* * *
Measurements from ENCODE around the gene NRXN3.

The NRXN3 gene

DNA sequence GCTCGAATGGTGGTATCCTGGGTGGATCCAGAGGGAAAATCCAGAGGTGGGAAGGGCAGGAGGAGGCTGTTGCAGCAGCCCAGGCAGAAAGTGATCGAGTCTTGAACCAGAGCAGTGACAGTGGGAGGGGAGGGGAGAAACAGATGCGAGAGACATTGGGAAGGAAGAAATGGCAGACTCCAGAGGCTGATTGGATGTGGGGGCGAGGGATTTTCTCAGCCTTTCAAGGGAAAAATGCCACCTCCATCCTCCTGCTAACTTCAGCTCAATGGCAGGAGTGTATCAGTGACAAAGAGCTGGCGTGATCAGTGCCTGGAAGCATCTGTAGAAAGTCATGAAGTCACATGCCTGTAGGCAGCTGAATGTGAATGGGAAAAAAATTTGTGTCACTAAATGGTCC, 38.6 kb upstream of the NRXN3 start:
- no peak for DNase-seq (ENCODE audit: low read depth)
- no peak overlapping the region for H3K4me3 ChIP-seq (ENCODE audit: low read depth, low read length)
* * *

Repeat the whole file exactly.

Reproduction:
Measurements from ENCODE around the gene NRXN3.

The NRXN3 gene

DNA sequence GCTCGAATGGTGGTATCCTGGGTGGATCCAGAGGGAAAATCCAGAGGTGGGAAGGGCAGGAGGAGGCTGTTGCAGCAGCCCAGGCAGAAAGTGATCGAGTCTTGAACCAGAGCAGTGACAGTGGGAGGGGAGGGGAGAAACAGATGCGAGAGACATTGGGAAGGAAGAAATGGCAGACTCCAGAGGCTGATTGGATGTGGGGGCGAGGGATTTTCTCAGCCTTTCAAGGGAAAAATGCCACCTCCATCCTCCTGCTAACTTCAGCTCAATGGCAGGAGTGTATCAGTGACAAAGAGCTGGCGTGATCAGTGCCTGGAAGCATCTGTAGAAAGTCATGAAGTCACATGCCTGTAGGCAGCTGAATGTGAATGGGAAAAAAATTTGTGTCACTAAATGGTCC, 38.6 kb upstream of the NRXN3 start:
- no peak for DNase-seq (ENCODE audit: low read depth)
- no peak overlapping the region for H3K4me3 ChIP-seq (ENCODE audit: low read depth, low read length)